Do like you do, but know the facts
Before you read Yanny and Laurel and stop reading, just give me a second. This isn’t a Yanny and Laurel debate, but if you haven’t heard those two words by now you’re living under a rock. (Google it.)
I hear Laurel. Every time. My kids hear Yanny as do my coworkers. My husband hears Garry. I have no idea...He struggles to hear anything most of the time.
As people on Facebook literally argued over what it was saying, dozens of news outlets published articles on how scientists and neurologists explained what it said and why people heard what they heard.
While I find it incredibly fascinating that people listening to something at the exact same time can hear two different words, I wasn’t so much interested as to why.
What I was really thinking was.... If you hear Yanny, fine, you hear Yanny, but I hear Laurel. So please stop trying to convince me it says Yanny.
And back we go to the white/gold or blue/black dress.
This proves that our brains process and see things differently. It’s an amazing thing!
So guess what? It’s OK to have different opinions. We think differently. Stop trying to convince me that your beliefs are the right beliefs. Let me believe what I believe. In the song lyrics of my newest favorite musical, “So go and do like you do, I’m good to do like me.”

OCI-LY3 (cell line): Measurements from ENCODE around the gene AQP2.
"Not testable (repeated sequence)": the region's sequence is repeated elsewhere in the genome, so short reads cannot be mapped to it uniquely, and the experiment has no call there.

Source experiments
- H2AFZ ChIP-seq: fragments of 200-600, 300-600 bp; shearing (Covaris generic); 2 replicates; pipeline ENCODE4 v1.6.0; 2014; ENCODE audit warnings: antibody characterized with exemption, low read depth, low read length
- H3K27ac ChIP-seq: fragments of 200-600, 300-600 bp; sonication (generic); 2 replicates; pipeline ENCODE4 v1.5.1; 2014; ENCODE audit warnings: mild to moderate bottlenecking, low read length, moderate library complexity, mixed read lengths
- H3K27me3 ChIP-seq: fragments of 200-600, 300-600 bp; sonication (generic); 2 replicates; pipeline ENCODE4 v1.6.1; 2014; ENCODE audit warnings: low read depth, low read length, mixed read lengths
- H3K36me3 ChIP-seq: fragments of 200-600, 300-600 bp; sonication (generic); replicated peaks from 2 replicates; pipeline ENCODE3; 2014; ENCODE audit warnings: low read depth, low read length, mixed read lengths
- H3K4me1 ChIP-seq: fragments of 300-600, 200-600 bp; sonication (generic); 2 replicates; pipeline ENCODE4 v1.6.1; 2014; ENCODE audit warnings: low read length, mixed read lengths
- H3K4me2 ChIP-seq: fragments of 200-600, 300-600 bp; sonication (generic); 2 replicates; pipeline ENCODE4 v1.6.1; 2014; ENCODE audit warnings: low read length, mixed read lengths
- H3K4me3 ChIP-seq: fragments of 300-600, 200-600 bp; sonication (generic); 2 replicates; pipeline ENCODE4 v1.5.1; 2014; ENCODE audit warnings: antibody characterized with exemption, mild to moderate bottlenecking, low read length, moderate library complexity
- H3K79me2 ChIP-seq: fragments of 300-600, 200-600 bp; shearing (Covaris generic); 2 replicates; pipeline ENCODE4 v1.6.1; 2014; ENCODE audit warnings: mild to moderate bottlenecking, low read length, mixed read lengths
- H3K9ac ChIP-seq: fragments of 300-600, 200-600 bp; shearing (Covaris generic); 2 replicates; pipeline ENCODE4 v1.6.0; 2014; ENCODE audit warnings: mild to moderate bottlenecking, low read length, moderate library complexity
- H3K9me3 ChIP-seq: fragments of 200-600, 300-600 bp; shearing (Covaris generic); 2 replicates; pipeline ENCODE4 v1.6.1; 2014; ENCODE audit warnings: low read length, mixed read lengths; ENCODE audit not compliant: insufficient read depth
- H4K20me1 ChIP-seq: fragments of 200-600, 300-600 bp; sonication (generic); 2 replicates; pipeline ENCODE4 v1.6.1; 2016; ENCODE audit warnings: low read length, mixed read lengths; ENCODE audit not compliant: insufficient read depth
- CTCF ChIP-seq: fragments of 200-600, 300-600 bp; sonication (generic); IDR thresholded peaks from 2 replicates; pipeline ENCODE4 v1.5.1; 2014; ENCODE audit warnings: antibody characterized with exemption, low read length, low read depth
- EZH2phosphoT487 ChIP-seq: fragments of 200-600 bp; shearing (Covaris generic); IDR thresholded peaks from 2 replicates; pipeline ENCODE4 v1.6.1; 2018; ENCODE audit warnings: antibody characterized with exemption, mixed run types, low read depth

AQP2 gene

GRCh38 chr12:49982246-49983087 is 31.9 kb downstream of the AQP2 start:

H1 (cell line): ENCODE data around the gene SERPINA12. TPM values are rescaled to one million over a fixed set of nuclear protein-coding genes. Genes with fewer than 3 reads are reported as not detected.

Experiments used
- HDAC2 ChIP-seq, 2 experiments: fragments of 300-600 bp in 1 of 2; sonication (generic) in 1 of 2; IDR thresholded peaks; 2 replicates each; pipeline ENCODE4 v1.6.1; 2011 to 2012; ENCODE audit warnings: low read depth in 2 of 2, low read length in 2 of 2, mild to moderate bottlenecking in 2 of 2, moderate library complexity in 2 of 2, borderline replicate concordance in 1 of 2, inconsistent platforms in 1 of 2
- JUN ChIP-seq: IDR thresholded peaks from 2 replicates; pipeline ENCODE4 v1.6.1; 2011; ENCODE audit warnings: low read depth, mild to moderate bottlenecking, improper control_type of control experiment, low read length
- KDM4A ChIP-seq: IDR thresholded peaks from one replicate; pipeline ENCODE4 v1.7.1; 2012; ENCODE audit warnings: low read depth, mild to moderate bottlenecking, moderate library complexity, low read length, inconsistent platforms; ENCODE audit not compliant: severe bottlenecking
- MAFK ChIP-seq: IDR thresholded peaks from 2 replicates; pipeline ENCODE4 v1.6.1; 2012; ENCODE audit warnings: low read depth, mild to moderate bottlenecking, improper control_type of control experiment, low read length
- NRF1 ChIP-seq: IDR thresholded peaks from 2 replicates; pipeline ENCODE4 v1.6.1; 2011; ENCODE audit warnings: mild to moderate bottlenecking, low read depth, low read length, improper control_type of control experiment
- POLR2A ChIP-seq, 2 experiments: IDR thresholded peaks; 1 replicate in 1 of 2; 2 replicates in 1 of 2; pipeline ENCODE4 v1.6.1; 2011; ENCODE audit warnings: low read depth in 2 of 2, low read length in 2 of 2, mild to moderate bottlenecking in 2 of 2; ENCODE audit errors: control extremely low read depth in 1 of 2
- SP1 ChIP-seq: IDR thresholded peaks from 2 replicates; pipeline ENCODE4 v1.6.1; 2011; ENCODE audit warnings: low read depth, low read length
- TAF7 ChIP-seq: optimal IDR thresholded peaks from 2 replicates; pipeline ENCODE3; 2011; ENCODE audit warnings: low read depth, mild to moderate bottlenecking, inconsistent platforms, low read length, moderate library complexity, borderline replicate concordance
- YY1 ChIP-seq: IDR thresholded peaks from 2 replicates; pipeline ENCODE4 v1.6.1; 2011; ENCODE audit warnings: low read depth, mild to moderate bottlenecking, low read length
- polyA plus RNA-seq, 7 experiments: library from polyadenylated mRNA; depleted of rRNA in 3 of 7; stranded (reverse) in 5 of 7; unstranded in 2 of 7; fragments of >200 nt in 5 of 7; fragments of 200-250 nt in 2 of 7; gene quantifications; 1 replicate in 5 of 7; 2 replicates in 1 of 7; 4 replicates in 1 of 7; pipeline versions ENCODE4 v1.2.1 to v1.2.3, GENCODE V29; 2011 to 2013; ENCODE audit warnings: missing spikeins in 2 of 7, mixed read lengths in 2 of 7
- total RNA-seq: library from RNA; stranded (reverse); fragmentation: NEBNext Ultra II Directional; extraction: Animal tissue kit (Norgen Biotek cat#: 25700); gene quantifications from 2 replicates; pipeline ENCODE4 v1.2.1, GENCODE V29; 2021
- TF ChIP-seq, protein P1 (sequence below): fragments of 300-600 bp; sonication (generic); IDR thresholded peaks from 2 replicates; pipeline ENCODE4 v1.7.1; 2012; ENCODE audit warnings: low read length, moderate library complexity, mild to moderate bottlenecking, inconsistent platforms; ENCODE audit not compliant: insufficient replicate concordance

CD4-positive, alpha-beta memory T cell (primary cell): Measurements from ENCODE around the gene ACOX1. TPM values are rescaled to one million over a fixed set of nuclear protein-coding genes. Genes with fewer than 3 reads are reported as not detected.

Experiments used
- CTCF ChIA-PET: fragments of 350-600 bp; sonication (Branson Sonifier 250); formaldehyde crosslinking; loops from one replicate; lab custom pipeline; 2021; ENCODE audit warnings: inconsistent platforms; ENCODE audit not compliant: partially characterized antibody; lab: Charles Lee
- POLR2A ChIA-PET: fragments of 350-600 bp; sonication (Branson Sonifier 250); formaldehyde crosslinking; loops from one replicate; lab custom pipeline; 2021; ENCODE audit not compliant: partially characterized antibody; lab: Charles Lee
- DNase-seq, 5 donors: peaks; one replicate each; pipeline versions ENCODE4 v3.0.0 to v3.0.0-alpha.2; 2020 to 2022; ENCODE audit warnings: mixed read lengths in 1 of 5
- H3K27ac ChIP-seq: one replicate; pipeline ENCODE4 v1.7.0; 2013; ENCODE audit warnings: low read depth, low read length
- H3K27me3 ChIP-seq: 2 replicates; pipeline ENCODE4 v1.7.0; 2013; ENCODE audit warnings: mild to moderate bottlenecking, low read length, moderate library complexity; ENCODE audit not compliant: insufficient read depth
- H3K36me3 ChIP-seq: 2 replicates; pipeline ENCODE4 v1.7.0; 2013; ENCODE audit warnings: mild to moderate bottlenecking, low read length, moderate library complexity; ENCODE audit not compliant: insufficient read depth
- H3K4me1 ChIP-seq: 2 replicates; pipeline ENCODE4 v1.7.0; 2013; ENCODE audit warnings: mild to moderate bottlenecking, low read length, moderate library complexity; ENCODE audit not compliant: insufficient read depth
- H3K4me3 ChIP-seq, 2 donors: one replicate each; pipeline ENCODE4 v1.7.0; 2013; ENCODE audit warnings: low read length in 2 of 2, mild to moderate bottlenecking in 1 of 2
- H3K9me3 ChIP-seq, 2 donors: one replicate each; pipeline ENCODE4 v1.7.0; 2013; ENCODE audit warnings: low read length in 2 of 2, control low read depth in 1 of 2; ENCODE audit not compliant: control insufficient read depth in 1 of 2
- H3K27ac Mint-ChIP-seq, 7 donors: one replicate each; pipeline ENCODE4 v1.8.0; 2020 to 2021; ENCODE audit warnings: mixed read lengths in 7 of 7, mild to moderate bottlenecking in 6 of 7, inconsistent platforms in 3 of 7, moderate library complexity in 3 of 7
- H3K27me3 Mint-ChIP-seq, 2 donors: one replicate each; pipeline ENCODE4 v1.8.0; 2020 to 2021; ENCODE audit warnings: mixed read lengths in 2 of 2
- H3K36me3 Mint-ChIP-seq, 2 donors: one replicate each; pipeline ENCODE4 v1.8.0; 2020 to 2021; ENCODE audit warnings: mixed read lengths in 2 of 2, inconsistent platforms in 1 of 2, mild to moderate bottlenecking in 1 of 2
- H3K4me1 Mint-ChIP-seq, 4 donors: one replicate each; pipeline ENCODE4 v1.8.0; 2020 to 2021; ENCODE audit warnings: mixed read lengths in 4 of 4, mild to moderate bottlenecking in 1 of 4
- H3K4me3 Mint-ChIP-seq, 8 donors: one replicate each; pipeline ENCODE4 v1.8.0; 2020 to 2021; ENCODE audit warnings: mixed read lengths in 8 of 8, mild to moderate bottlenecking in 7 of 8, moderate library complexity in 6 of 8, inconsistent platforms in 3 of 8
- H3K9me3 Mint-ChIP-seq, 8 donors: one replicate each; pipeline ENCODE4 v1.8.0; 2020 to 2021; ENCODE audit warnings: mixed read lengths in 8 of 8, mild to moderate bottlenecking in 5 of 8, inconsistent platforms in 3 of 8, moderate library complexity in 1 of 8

Even presenting facts on why you are right doesn’t usually work. I heard Laurel. That’s a fact. You heard Yanny. Also a fact.
While social media arguments can be entertaining to read, the participants are doing nothing but that, arguing. I have yet to see one end with, “I apologize, you’re right!” “That’s a great point, I should’ve voted that way after all!”
No. It doesn’t happen.
This however, brings me to my next point. Facts are important. Educate yourself. Know the facts.
Help stop the spread of fake news! Check sources before sharing them on social media. This applies not only nationally but locally as well.
Some useful fact-checking sites for national issues include snopes.com, FactCheck.org, Washington Post Fact Checker and PolitiFact.com.
I personally use Snopes and it has debunked several posts I’ve seen on social media.
As we move toward the general election in five months, this is even more important.
Discover the facts before spreading the rumors. Go directly to the source, or come ask us at The Grant Tribune! We do not base facts on the he said/she said, but take great pride in fact checking and making sure what you read in this paper is the truth.